But unless the nature of the business for which the corporation was created, necessarily implies the existence of these powers of contracting otherwise than by deed, it will not have them.1 Thus it has been held (w)
(u) The Australian E. M. Steam Nav. Co. v. Marzetti, 24 L. J. (Ex.) 273; 11 Ex. 228; Reuter v. Electric Telegraph Co., 26 L. J. (Q. B.) 46; 6 E. & B. (88 E. C. L. R.) 341.
(v) South of Ireland Colliery Company v. Waddle, L. R. 3 C. P. 463; 4 C. P. 617 (Ex. Ch.) S. C, 37 L. J. (C. P.) 211; 38 lb. 338. See however now, stat. 30 & 31 Vict., c. 131, s. 37 (post, p. *399), as to the contracting power of companies incorporated under the Companies Act, 1862.
(w) Gibson v. East India Co., 5 Bing. N. C. (35 E. C. L. R.) 262.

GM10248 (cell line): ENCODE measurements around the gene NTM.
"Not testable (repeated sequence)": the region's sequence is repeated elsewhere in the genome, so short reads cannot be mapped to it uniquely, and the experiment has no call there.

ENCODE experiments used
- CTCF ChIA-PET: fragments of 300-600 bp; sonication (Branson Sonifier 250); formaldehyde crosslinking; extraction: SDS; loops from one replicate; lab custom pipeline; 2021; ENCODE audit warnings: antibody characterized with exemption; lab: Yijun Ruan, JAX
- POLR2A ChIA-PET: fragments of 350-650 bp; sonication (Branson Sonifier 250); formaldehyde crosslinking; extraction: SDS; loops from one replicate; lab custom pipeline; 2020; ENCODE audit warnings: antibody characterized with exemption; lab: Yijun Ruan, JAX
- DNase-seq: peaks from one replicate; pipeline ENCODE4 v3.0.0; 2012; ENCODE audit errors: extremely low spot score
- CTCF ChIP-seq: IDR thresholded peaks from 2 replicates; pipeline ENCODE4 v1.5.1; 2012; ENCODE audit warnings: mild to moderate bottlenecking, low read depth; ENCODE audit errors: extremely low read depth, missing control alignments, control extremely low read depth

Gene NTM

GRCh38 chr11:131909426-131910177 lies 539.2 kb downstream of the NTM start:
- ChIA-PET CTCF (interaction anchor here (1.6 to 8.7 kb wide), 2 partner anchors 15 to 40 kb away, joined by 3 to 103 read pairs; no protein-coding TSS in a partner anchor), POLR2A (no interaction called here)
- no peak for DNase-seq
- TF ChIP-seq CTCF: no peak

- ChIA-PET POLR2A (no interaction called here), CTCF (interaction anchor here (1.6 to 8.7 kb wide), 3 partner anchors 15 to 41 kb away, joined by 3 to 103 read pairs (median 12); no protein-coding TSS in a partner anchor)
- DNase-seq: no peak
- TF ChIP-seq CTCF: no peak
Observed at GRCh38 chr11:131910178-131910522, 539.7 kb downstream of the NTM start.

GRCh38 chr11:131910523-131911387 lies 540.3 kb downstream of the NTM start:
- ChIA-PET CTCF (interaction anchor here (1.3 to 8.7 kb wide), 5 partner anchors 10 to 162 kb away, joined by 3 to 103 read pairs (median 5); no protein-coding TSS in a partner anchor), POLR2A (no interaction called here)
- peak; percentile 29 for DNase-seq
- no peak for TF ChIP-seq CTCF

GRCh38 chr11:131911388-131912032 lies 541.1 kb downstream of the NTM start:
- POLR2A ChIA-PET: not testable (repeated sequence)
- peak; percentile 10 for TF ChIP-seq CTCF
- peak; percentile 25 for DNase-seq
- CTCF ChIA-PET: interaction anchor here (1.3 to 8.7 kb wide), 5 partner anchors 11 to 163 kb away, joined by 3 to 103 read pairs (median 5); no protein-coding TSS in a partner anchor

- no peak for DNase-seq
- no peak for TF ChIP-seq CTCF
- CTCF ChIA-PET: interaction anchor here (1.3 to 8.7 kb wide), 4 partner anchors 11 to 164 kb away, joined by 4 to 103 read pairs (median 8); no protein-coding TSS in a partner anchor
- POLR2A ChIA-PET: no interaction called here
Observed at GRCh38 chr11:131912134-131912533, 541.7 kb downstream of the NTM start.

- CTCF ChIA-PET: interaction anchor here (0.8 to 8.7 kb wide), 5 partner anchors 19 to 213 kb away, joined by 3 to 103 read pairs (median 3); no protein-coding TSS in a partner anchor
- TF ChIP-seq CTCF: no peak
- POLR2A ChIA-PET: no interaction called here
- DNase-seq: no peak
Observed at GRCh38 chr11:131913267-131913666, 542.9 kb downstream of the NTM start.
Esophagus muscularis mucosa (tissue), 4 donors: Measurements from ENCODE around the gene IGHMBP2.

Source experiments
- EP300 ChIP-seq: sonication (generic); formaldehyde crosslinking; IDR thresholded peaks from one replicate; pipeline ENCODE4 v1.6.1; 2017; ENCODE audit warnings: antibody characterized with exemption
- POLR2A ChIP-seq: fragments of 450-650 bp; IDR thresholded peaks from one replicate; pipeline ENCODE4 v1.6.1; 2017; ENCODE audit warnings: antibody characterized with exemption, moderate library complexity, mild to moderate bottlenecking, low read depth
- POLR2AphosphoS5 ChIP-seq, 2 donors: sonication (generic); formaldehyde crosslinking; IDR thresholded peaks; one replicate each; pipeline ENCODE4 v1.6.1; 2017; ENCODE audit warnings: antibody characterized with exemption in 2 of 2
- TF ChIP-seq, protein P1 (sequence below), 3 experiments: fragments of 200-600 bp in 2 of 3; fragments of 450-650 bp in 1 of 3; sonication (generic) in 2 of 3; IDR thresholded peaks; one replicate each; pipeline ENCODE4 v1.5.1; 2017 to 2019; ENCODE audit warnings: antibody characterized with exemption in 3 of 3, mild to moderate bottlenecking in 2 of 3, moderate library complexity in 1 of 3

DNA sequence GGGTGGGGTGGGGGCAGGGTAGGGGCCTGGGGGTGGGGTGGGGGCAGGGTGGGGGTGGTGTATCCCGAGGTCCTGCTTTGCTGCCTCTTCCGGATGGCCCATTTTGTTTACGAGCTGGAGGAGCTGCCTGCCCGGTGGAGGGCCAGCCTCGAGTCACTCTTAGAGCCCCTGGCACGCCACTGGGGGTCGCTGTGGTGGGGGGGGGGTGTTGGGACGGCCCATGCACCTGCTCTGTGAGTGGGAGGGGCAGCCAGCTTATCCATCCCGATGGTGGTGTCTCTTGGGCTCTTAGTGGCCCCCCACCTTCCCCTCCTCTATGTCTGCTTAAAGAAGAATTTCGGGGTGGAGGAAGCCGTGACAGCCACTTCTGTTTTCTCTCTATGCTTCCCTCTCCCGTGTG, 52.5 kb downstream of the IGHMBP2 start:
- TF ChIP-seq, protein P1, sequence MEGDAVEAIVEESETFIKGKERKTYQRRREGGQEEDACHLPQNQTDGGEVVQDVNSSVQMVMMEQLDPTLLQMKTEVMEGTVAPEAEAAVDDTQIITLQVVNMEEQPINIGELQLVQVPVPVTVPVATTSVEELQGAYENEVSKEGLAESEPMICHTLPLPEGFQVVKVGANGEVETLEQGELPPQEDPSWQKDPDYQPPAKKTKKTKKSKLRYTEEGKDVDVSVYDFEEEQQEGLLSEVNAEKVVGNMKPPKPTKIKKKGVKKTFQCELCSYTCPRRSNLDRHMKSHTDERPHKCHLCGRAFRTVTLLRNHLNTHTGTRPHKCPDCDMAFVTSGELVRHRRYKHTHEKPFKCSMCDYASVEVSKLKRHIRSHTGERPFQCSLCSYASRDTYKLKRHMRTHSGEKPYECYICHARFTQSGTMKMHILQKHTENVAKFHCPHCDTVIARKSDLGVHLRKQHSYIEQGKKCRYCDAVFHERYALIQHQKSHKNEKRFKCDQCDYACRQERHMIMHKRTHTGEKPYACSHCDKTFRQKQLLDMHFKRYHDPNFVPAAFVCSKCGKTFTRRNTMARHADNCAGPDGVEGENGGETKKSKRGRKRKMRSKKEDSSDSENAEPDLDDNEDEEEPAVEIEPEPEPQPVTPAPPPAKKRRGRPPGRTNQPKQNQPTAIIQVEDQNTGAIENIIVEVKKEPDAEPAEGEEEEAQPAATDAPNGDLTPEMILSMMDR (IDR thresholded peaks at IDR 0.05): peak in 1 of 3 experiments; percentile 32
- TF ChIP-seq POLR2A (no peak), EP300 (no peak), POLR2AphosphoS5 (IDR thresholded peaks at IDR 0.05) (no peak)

1 It is a general principle that a corporation has no power to enter into any contract, not within the scope of the objects for which it has been chartered, and it has been held that even where it has received and enjoyed the consideration, it may in a suit upon the contract take advantage of its defect of power. In such cases, however, the consideration may be recovered back : Albert v. Savings Bank of Baltimore, 1 Md. Ch. 407; Abbott v. Bait. & R. Steam Packet Co., lb. 542; Beers v. Phoenix Glass Co., 14 Barb. 358. Corporations are bound to follow strictly the letter of the charter, and can exercise no power unless granted to them or absolutely necessary to carry out the power so granted: Smith v. Morse, 2 Cal. 524; Mechanics' Savings Bank v. Meriden Agency Co., 24 Conn. 159; Berry v. Yates, 24 Barb. 199; Cincinnati R. R Co v. Clarkson, 7 Ind. 595; Morris R. R. Co. v. Newark, 10 N. J. Eq. 352; Smith v. Eureka Flour Mills, 6 Cal. 1; Straus v. Eagle Ins. Co., 5 Ohio St. 59; Aurora v. West, 9 Ind. 74; Madison Plank Road Co. v. Water-town Co., 5 Wis. 173; Downing v. Mount Washington Co., 40 N. H. 230; Parish v. Wheeler, 22 N. Y. 494; Rock River Bank v. Sherwood, 10 Wis. 230. The express powers of a corporation must be exercised in the manner pointed out by the statute, but the powers merely incident thereto may be exercised by its officers or agents: Smith v. Eureka Flour Mills, 6 Cal. 1 • that when the East India Company granted a retiring pension to a military officer for *services performed to them in the East Indies, but did not grant it under their common seal, the grant did not fall within the reason or principle of the exception, but must be governed by the general rule of law, that a corporation cannot be sued upon a contract, unless under seal. It is, indeed, obvious that the grant of this pension could have no connexion whatever with the condition or powers of the company as a trading community, and consequently that it is not within the exception which has been established as to contracts entered into by corporations instituted for the purposes of trade in matters relating to their trade, or within that respecting matters of daily occurrence and slight importance, which has been alluded to. And where the Governor and Company of Copper Miners (x) entered into a parol contract with a person to supply him with a large quantity of iron bars, it was held, that as there was no evidence that the contract proved was in any way auxiliary to the trade in copper, it must be held not a contract entered into for the purpose of carrying on the trading object for which the plaintiffs were incorporated, and did not bind them; and consequently, as there was no consideration for the defendant's promise, that he was not bound to perform it. In like manner, where the London Dock Company, a *corporation instituted for the purpose of carrying on a particular trade, entered into a contract for the cleansing and removing the filth and dirt accumulating in their docks and basins; the Court held that such a contract ought to have been under the corporation seal, as it was not a contract of a mercantile nature; nor was it with a customer of the Company, nor was it of a character which created an impossibility that it should be under seal (y). But where a trading company is created by charter, while acting within the scope of the charter, it may enter into the commercial contracts usual in the trade which the company is to carry on, in the usual manner (z). Some acts of trifling importance which every corporation may do without deed, have been already mentioned.1